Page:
Elements of the film were highlighted with observations like “I loved the filming, photography superb. Handheld camera in woods amazing” coupled with “I got rather confused though” and “Overlong for a straightforward story. Lacked tension. Photography arresting at times”. “Amazing atmosphere created with the setting and camera – many levels to explore – deep – thought provoking”. “Intriguing”. “A little too long, but beautifully filmed and acted”. “Wonderful visual effects. Stunning “shot making”. I struggled with the storyline”.
However praise indeed from one reviewer with this: “Wonderful visuals and characters... they don't make movies like this anymore, which is a shame. A classic indeed”. And “The word masterpiece is often used lightly; not about The Conformist though. A study of fascist Italy alongside sexual tensions; I did wonder how seeing this again may work. Seemed to echo some of today's drift in politics. A film that drips with masculinity and gender relations that feel disturbing. Really thought the film worked well where the light doesn't reach the dark: sharp lighting is contrasted with sharp shadows. Film making and the narrative follow the distinction of "good" and "evil". I know its complex and demanding (especially as folk don't like themselves, let alone each other). I found the menace of large buildings mixing with the sexual confusion striking but the film is beautifully made, even though some of the cuts away are faster than we might want. Thought Trintignant's uncertainty in his role so that he's not a real thug, with the quirky mannerisms, like the strange goofy behaviour (pointing the gun at his boss, then at his own head) were telling. The literary quotes in Latin and poetry make him too clever for Fascist politics; so is it all as a game? Scene upon scene is so well constructed that when some ideas are harder to grasp, it doesn't matter. Yet the camera movement, vibrant colours, complex angles do really keep our attention. Amazing to think that Bertolucci was only 29 when he made this!” “A parable of identity, and how identities are shaped by interaction with others. All encapsulated in the framework of a thriller, with startling visual vignettes and a constant curiosity with what will happen next. And of course, no conclusion”. “Enigmatic and often confusing but beautifully shot. Loved the confessional scene and the girls on the dancing floor”.
“I’m getting the hang of this now – I am (or at least was) a mathematician, and rational by nature, so don’t pick up nuances. That’s fine. I know that I don’t know enough, so can just sit back and enjoy the images. Stunning photography and locations, everything we were promised, and the light effects too. I had now heard of Plato’s Cave, so it’s educational too. Simples”.
“Beautiful cinematography, tremendous performances, potential repressed homosexuality, beautiful women who sit oddly in chairs, and a view on normality being the most unusual thing... this film potentially has it all. I've enjoyed it more as I've thought more about it”.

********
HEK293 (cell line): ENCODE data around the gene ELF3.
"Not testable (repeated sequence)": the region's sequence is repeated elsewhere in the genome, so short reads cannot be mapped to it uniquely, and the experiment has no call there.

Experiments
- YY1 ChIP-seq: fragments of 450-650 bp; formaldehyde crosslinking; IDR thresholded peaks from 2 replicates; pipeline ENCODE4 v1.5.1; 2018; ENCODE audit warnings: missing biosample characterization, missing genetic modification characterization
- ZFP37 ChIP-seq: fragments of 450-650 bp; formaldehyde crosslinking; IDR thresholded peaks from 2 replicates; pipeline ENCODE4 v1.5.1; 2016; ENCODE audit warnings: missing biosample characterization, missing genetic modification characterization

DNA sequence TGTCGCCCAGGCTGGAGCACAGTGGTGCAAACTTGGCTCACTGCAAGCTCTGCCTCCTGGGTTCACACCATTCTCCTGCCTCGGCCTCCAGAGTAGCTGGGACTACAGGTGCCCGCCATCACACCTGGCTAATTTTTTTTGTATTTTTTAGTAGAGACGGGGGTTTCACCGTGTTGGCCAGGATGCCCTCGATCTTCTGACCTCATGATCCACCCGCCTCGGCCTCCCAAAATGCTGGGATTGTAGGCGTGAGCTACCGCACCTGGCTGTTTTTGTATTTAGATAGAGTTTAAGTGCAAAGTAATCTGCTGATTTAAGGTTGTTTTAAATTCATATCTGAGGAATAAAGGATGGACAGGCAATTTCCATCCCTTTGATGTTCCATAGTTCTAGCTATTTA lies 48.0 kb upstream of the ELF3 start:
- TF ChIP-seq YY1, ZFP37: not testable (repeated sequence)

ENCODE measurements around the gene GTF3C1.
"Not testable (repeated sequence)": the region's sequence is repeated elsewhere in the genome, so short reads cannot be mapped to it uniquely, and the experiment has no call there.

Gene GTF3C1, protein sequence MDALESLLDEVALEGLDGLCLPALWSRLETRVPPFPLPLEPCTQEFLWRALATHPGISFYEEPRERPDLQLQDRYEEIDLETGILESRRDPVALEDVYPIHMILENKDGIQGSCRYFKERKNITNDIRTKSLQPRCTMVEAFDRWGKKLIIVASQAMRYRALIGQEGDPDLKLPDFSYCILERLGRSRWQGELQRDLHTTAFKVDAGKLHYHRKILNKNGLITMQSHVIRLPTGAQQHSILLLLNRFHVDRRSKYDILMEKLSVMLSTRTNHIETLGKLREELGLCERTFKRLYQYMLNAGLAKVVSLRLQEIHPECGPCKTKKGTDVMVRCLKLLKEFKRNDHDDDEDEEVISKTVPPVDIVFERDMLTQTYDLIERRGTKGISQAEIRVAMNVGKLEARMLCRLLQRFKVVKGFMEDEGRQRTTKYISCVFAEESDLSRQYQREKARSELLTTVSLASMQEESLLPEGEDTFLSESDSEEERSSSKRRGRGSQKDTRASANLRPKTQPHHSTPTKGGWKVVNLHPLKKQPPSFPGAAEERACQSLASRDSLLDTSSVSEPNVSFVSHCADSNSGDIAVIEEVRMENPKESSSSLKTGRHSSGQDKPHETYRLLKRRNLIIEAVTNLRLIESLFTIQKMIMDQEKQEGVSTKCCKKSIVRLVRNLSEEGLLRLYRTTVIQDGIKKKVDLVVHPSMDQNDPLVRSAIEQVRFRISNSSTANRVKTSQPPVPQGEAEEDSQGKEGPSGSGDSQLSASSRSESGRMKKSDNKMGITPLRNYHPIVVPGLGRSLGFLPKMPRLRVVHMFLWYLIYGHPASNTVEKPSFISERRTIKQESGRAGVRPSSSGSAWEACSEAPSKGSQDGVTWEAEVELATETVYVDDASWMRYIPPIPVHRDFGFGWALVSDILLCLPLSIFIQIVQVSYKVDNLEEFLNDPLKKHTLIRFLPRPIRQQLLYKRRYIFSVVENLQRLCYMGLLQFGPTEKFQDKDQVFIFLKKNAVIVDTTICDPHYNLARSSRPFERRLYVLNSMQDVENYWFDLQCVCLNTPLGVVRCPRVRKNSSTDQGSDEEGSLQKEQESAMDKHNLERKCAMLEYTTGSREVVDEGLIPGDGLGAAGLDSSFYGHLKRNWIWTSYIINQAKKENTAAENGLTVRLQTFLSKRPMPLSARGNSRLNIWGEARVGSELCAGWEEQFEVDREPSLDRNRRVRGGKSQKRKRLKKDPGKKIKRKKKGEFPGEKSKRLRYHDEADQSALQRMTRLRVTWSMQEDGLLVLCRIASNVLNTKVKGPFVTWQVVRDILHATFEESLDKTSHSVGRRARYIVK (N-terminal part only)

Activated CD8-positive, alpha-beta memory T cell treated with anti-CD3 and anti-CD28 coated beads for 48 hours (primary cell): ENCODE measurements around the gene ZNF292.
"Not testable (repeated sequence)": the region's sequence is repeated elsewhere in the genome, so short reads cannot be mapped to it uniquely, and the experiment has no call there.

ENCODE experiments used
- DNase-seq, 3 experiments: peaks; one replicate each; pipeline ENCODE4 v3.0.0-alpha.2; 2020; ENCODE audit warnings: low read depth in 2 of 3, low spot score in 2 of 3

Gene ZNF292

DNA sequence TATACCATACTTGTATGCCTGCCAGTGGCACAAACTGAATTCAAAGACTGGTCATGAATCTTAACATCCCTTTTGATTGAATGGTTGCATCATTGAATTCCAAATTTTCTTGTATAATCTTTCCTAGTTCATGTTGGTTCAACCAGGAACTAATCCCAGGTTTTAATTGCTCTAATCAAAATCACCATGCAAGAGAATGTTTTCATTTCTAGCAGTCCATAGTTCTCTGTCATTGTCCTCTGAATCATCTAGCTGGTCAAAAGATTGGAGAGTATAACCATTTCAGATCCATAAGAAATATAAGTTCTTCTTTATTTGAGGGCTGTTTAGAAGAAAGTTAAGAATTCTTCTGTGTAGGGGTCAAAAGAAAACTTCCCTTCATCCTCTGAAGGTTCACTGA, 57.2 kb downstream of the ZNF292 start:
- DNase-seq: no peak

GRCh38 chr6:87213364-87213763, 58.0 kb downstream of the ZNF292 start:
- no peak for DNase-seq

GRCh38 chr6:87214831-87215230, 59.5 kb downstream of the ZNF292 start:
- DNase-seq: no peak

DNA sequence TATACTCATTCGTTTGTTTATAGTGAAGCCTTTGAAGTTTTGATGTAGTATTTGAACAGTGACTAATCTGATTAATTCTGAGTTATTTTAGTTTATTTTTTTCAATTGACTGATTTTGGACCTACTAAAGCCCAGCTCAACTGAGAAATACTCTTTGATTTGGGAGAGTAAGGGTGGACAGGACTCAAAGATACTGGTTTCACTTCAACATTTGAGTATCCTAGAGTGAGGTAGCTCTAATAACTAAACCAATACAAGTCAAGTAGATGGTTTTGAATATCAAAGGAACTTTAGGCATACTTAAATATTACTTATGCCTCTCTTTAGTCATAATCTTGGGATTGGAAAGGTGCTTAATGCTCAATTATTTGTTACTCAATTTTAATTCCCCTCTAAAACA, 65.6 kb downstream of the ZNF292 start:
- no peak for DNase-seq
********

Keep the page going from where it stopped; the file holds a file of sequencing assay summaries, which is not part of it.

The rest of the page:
“This must have made slightly uncomfortable viewing for the Italian audience on its release if Clerici is supposed to be an Italian, upper middle class everyman, as he is revealed to be a hollow man, incapable of commitment or conviction, blowing with the wind both politically and personally. It is beautifully shot and fascinatingly designed with nods in many directions; expressionist cinema, Nazi architecture, Leni Riefenstahl, Futurist art and Salvador Dali amongst others. The use of reflections, dual viewpoints and layered imagery implying a queasy moral maze and the protagonist's equivocation, the triumphal architecture suggesting a Kafkaesque world of hidden machinations. Wes Anderson has been taking notes one suspects”.
“Despite at times struggling to follow the plot as it cut around, overall the film kept my attention from beginning to end. Not always sure what it meant or why things happened the way they did - why did four men appear in the woods to take turns stabbing the professor, why didn't Clerici help the woman who the day before he prepared to give it all up and go to Brazil with, why did he denounce his best friend at the end? I suppose the latter two examples just displayed his weakness of character as the conformist?”
“Great cinematography”. “What a load of rubbish! Another poor choice of film. Very disappointing”. “Jean-Louis Trintignant spoke such Italian! A little lengthy – beautiful settings and scenery”. “Powerful and well-acted”. “Strong performance from the lead actor”. “Not my sort of film”.
“Enigmatic but an interesting take on an underexposed area”. “Too many directors – politicking psychological trauma as source of corruption – forgetting egotism. Going somewhere but to! Many red herrings”.